Summer Garden Frittata
Author: 
Serves: 6 (although when I'm hungry, I could eat a fourth of this frittata)
 
Ingredients
  • 2 Tablespoons unrefined, cold-pressed extra-virgin olive oil + additional
  • 1 bunch scallions, trimmed and sliced
  • 3 cloves garlic, sliced thinly
  • 3 medium zucchini (about 1 pound), ends trimmed and sliced thinly by hand or by the slicing disk of the food processor
  • Fine grain sea salt
  • Freshly ground black pepper
  • 8 large eggs
  • ¼ cup chopped fresh basil leaves
  • ½ cup ricotta cheese or goat cheese or feta (optional, but I used feta in the photographs)
  • 5-6 zucchini blossoms (optional, I used 4 large ones)
  • ½ cup cherry tomatoes or 2 Roma tomatoes, sliced
Instructions
  1. Preheat oven to 375 degrees. In a 10-inch skillet, warm the olive oil. Sauté the scallions until softened. Add the garlic and cook for 1 minute. Add the zucchini slices and a generous pinch of salt and sauté until tender, about 6 minutes.
  2. In a large mixing bowl, beat the eggs, basil, 1 teaspoon salt, and a few grinds of black pepper. Stir the cooked zucchini mixture into the eggs and combine well.
  3. Place the skillet back over medium heat and add a little extra oil if the pan seems dry. Pour the egg and zucchini mixture into the pan. Arrange the zucchini blossoms on the surface of the frittata or chop and scatter on top. Dollop tablespoonfuls of the ricotta and the cherry tomatoes around the frittata. Transfer skillet to the oven and bake until firm, about 40 minutes.
Notes
Alternatively, bake in a larger skillet for less time for a thinner frittata.

Or, cook gently over medium-low heat, covered until slightly set on the bottom, 15-20 minutes. Transfer the skillet to the oven and broil until the top is slightly puffed and golden, about 3-5 minutes. Serve warm or room temperature.

 

Whole Wheat Carrot Cake with Dairy-Free Frosting Recipe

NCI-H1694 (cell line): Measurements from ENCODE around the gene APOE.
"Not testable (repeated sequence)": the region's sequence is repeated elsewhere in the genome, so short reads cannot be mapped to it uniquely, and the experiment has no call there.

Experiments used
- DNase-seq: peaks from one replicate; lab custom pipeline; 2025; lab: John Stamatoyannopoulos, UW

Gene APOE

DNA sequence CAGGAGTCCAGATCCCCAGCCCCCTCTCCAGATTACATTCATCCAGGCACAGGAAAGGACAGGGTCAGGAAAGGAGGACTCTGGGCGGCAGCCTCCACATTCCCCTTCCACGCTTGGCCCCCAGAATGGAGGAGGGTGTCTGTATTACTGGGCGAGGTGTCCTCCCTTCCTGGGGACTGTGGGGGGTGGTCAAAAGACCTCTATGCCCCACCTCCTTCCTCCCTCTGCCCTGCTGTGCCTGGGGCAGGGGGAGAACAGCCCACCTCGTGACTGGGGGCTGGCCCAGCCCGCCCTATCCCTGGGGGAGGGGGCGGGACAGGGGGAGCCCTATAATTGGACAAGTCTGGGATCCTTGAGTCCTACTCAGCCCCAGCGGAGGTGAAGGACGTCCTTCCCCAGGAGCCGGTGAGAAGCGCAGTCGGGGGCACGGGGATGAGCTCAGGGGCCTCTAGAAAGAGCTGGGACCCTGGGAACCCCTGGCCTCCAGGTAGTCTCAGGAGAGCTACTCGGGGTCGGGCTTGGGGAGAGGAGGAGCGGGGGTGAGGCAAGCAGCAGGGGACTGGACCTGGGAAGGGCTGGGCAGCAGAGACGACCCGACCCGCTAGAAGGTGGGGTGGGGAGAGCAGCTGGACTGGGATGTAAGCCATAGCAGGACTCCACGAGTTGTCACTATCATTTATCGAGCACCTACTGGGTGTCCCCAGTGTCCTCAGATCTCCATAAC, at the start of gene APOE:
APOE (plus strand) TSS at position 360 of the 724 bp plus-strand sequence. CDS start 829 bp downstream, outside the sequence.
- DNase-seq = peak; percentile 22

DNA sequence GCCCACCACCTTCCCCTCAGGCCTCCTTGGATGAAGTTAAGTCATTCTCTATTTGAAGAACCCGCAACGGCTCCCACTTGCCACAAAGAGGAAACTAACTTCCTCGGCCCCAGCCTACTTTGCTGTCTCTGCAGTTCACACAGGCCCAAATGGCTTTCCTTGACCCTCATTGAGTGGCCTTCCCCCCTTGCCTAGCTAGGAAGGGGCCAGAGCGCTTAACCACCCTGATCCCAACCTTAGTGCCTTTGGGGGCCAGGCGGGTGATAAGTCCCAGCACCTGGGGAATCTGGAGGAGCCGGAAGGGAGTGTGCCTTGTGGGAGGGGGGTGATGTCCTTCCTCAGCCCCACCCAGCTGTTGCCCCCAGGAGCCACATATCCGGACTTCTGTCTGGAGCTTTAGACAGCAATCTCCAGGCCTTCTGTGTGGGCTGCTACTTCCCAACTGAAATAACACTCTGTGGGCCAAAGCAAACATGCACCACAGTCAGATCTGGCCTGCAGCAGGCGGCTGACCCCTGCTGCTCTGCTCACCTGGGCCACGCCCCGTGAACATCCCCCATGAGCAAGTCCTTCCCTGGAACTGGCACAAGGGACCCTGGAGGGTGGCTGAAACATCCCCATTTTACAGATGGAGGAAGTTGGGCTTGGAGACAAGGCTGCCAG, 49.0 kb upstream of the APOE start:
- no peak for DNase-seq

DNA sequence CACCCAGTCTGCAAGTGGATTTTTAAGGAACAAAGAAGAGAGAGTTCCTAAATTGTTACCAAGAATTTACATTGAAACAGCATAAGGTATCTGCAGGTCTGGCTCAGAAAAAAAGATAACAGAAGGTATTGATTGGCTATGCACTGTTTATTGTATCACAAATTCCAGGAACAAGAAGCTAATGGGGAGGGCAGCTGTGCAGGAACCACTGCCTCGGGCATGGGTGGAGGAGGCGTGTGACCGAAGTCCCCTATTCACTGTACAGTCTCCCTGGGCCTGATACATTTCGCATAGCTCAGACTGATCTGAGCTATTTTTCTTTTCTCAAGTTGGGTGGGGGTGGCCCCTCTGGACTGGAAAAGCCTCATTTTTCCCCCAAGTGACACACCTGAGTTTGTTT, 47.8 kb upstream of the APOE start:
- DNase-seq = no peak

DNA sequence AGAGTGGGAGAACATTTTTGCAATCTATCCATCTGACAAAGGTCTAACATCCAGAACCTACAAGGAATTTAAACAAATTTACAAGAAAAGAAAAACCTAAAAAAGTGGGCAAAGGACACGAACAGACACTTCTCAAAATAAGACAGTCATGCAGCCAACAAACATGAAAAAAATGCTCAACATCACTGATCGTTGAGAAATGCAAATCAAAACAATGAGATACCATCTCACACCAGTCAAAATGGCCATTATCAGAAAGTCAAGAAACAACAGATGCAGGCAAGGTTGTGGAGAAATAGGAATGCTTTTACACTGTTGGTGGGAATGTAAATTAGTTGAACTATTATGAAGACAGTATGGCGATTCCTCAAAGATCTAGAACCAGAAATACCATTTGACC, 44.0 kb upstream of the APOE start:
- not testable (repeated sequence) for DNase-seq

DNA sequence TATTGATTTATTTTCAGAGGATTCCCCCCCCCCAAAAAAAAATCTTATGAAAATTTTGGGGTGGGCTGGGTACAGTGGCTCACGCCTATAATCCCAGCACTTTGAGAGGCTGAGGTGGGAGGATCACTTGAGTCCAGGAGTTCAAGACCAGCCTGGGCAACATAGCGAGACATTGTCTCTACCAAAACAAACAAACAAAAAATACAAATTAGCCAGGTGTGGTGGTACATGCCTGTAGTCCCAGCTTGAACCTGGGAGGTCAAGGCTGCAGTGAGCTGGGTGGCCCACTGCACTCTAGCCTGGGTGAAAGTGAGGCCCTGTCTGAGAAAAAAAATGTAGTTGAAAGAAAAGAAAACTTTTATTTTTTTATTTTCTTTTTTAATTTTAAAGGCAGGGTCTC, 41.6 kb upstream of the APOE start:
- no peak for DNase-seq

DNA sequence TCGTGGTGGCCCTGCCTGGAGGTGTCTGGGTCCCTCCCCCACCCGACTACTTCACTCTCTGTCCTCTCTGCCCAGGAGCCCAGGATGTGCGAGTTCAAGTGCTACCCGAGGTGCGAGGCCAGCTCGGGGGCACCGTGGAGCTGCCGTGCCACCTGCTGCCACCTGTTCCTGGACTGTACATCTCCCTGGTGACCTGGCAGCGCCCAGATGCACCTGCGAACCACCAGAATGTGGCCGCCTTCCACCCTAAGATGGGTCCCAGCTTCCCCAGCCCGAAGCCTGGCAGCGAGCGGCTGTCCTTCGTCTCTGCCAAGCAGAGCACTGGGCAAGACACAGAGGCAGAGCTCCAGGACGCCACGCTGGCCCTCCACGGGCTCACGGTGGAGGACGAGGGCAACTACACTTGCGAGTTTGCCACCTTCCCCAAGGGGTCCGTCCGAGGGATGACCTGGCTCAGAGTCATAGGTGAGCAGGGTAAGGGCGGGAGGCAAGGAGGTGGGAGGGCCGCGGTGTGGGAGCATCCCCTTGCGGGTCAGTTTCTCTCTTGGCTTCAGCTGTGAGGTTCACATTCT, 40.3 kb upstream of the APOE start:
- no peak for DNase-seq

I was married almost 17 years ago, so I guess it’s not crazy that my husband would have forgotten what flavor our wedding cake was.  I’m just surprised, because he was very involved in all decisions.  I know you’re thinking that it sounds sweet to have your fiance interested enough in your wedding to have a say in everything, but trust me, kind of annoying.  Regardless, we were talking about our wedding cake the other day and my husband remembers it as carrot cake, which it was certainly not.  Of course, there’s nothing wrong with carrot cake for a wedding cake, but ours was a simple white cake with chocolate chocolate-chip buttercream filling.

He probably thinks it was carrot cake because we both love it so much.  And we both agree that carrot cake should be moist and dense and chock full of carrots and raisins and walnuts.  I remember many a date when we shared a large slice of carrot cake for dessert.  You know the kind.  Two or three layers of sweet, nubby cake sandwiched between even sweeter, creamy, tangy icing.  Sounds great until you learn that a huge piece of bakery or restaurant carrot cake contains about a entire day’s worth of calories.  And don’t think they’re using natural sweeteners, friends.  If I were 22 again and doing two hours of step aerobics every day, I could probably get away with it.  But not no more!